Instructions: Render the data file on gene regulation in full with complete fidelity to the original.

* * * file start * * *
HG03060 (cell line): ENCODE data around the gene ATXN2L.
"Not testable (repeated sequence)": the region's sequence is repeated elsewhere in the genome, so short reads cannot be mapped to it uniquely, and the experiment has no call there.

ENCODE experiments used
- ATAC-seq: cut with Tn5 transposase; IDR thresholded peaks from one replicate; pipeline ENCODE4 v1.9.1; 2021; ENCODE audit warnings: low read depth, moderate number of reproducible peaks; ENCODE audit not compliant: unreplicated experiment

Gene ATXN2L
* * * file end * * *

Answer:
HG03060 (cell line): ENCODE data around the gene ATXN2L.
"Not testable (repeated sequence)": the region's sequence is repeated elsewhere in the genome, so short reads cannot be mapped to it uniquely, and the experiment has no call there.

ENCODE experiments used
- ATAC-seq: cut with Tn5 transposase; IDR thresholded peaks from one replicate; pipeline ENCODE4 v1.9.1; 2021; ENCODE audit warnings: low read depth, moderate number of reproducible peaks; ENCODE audit not compliant: unreplicated experiment

Gene ATXN2L